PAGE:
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Technical Debt Pattern: Custom Off-The-Shelf

April 7, 2017

It was only about 30 minutes into the meeting when the senior developer uttered the dreaded words: “Rewrite”. That was the point where what should have been a simple 6-step upgrade turned into a 9 month nightmare upgrade/rewrite costing us millions with nothing new to show for it and left us with a broken team and a disillusioned business.

A few years earlier the company (a bank) had decided to buy a Business Intelligence (BI) product from Oracle to generate insights into badly performing commercial loans. By now not just a vital part in saving tens of companies a year from bankruptcy, but also played a big part in our regulatory obligations.

Buying the Oracle product had allowed the bank to quickly get a working version up and running and as a result feature requests quickly started pouring in and a team was formed to keep adding features to the BI solution.

A few years later and a month or two before I joined the team Oracle dropped extended support for the version of Oracle BI and after trying to upgrade for a few months the decision was made to cut our losses and rewrite it from scratch.


How did we get into this mess?

Off-the-shelf turned into custom made

The decision to buy COTS (Commercial Off-The-Shelf) was made so we could get started quickly, which was (quite literally) invaluable, because not just the amount of money involved, but also to keep regulators happy. But at no point was that decision revisited or underlying assumptions reconsidered. More and more complex features were added until it was no an off-the-shelf product anymore. I have seen this so many times I call it the “Custom Off-The-Shelf” pattern.

More features over keeping up with upgrades

The business and technology teams were not understanding each other. The business cared only about getting the most bang for their buck and when features would be delivered. The technology team in turn was not transparent what the consequences were of those decisions. One major example of that, was that features were consistently prioritized over things like upgrades. This building up of technical debt dramatically decreased the maintainability and the transparency of progress. By the time we were forced to rewrite the application, it was years out of date and Oracle had dropped even extended support.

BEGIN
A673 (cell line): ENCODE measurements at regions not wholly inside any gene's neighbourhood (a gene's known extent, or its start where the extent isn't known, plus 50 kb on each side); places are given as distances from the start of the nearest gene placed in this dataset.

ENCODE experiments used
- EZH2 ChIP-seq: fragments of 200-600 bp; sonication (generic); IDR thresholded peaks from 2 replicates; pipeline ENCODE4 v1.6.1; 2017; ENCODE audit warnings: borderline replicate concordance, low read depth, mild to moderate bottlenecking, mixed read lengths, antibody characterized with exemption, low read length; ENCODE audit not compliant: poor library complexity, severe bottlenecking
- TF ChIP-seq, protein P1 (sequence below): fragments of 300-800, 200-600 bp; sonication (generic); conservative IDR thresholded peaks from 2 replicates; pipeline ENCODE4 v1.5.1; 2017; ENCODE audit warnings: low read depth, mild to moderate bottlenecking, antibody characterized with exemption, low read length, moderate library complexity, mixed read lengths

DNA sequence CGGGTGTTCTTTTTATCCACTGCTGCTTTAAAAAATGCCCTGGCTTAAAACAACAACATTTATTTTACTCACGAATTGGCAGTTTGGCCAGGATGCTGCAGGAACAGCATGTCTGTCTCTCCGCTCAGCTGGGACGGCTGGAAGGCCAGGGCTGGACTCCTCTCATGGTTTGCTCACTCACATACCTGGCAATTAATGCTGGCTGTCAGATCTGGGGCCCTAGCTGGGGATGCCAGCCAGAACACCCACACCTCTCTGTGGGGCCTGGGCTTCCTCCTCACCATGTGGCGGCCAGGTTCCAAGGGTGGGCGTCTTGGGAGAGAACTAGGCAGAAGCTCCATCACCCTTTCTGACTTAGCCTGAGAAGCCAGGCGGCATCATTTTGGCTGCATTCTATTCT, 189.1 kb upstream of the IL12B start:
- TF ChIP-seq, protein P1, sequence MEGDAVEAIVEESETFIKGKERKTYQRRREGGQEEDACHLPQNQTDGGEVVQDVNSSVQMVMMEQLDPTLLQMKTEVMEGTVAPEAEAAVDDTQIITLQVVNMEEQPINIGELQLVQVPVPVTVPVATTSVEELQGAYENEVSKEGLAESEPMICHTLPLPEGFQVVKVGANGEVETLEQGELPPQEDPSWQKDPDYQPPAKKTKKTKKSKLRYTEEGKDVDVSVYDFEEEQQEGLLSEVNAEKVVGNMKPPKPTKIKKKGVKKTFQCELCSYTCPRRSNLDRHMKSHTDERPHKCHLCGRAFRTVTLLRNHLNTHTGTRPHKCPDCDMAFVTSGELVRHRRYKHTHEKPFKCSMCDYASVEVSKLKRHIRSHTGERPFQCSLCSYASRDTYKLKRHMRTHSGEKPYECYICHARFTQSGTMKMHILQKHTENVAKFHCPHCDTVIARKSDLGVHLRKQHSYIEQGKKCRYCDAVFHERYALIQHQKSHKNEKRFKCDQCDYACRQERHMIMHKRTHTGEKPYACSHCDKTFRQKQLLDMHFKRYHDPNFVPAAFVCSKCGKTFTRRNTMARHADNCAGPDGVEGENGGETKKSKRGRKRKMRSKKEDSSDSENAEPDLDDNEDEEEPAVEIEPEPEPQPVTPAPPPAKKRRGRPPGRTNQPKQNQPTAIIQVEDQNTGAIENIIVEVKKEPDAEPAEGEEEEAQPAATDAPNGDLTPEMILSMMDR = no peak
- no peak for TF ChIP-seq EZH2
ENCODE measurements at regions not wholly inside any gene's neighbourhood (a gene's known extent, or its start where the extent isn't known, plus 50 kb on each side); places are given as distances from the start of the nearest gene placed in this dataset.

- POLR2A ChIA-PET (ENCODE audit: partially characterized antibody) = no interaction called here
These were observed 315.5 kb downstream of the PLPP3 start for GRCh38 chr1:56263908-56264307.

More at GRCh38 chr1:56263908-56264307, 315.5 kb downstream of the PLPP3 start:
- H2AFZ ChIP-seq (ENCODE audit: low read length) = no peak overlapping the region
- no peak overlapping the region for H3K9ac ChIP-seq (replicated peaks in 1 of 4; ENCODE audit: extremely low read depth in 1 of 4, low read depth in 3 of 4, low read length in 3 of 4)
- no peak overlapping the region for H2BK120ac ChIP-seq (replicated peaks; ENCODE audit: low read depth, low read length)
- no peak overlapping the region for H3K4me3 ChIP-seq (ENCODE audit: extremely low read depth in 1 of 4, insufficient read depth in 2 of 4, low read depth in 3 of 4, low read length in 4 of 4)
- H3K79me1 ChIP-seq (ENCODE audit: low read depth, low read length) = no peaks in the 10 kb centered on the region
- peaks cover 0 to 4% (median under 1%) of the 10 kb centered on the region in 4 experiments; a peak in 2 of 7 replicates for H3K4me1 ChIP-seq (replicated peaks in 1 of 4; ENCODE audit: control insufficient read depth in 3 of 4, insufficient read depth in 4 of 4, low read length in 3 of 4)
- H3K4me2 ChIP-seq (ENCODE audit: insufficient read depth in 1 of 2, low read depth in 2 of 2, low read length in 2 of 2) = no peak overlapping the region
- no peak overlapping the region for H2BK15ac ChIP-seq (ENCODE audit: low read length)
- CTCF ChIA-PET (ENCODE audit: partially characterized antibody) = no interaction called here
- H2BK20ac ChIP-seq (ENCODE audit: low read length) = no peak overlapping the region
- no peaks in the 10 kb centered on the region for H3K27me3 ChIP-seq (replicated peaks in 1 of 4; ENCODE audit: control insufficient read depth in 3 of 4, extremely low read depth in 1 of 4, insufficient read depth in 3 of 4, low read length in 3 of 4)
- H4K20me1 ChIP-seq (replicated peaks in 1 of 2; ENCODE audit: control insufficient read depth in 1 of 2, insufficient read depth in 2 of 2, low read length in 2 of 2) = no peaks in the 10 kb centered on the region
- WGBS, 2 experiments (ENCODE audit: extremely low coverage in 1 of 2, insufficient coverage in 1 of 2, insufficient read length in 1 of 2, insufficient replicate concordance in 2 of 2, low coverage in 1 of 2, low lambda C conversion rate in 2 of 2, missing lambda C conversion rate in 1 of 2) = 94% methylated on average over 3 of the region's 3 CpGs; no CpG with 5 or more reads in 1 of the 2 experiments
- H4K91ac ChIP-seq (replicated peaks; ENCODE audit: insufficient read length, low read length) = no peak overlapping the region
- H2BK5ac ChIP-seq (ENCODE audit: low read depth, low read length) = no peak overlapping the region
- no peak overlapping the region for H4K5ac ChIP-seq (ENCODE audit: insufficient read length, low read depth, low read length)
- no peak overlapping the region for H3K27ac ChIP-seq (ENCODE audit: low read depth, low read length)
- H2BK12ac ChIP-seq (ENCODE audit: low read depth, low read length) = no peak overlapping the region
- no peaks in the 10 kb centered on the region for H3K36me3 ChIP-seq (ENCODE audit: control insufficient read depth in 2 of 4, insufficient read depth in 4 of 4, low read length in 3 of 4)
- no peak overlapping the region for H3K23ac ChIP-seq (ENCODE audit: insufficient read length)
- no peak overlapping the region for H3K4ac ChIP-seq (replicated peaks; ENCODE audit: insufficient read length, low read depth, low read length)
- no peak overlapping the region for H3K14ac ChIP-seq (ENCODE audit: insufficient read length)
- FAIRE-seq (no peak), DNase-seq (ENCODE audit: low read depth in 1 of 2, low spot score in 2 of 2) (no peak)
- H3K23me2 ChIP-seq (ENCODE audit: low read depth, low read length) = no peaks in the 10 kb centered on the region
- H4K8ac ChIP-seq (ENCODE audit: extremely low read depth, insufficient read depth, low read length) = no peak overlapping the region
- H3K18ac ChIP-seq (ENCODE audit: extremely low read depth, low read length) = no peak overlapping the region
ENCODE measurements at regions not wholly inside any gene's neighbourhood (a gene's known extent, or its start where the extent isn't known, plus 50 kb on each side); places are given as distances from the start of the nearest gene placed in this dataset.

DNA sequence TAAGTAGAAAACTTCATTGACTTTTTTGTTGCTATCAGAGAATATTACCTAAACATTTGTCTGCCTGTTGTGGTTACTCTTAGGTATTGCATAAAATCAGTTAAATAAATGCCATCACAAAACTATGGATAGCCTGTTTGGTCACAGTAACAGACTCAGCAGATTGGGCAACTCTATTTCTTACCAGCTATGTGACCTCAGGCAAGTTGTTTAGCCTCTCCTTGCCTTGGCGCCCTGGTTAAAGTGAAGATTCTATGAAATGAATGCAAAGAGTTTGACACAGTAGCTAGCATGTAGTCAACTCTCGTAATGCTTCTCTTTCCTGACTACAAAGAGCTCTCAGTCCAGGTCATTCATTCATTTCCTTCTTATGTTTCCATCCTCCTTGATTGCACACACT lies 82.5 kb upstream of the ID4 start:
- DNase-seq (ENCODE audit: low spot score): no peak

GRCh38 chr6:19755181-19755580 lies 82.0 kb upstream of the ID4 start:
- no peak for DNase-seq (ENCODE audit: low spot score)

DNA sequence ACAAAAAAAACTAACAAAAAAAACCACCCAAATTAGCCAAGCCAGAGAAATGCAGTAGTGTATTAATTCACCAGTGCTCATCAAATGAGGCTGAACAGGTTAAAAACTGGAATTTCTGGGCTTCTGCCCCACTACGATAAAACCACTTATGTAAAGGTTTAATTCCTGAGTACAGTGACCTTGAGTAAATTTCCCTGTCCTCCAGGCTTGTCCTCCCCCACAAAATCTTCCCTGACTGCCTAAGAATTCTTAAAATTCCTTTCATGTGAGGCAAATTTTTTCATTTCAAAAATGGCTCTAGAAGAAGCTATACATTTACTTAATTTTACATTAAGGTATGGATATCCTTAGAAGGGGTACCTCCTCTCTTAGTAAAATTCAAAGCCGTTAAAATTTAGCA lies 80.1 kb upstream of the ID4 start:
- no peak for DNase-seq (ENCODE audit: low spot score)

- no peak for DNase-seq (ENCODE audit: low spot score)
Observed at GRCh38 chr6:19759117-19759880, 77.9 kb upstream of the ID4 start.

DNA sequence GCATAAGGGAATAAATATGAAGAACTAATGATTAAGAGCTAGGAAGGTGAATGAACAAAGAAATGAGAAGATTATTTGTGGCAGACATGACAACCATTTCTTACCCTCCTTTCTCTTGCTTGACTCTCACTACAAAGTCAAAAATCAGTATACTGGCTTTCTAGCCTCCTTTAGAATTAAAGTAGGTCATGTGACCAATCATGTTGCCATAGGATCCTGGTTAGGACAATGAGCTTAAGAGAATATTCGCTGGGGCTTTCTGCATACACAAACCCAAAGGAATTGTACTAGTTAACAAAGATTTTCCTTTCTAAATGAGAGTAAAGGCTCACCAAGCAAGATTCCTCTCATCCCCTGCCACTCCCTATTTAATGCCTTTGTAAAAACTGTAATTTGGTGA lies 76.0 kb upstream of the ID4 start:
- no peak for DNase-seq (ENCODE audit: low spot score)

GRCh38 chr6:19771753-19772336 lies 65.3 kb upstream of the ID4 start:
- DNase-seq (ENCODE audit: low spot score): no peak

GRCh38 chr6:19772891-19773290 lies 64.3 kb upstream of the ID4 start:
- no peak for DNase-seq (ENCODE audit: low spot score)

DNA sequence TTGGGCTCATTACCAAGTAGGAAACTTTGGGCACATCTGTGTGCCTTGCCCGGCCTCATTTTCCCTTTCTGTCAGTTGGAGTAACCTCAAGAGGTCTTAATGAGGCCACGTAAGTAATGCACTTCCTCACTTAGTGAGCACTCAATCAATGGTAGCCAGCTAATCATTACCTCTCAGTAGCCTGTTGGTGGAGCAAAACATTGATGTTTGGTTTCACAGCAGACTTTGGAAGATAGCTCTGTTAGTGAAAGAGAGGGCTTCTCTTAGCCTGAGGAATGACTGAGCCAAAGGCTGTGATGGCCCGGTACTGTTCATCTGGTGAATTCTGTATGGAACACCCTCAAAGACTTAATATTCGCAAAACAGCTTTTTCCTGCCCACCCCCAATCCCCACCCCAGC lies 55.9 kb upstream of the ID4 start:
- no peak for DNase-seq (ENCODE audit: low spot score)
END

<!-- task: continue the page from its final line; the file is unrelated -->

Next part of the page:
Unclear coding standards & design guidelines

Most of the features were custom built into the product, and it was not transparent how these features were exactly built into the product. In the bank, the product was seen as off-the-shelf and very specific to this business area, so setting up coding standards was deemed unnecessary. The team was only one of the two teams in the bank that were using this product. And because of the relative low amount of development on this product, the team had never spent much time on getting clear coding standards and design guidelines. Over the years, team members had come and gone, and design decisions had gone with them. Back tracing specific design decisions for the custom built features were very hard..


What should we have done differently?

Say ‘No’ and be transparent

The Development Team felt pressured to always say ‘Yes’ to all requests of the business, and failed to articulate the impact and consequences of those decisions: increasingly building up technical debt over the years to a point that it was no longer maintainable. Learn to explain the impact of technical debt, and learn to say ‘No’.

Reassess the buy the decision versus custom built

The reality was that this was not an off-the-shelf product anymore. The custom built features were the majority of the application. We should have reassessed the buy versus custom built decisions regularly.

Never ask permission to do your job properly

The Development Team is responsible for delivering high quality Increments. As a Development Team Member you should never ask permission to do your job properly. Upgrades, design & coding standards, tests and anything else you need to delivery quality are non-negotiable. Leave technical decisions to the people accountable for technical quality. Do not give that choice away. 


To summarize

Buying an off-the-shelf product can be a great solution for your business problem. But as soon as you start customizing, you need to regularly revisit that decision. As in all software development it is vital to be transparent about impact of any decision Product Owners & stakeholders need to make. And most importantly, never ask permission to do your job properly.



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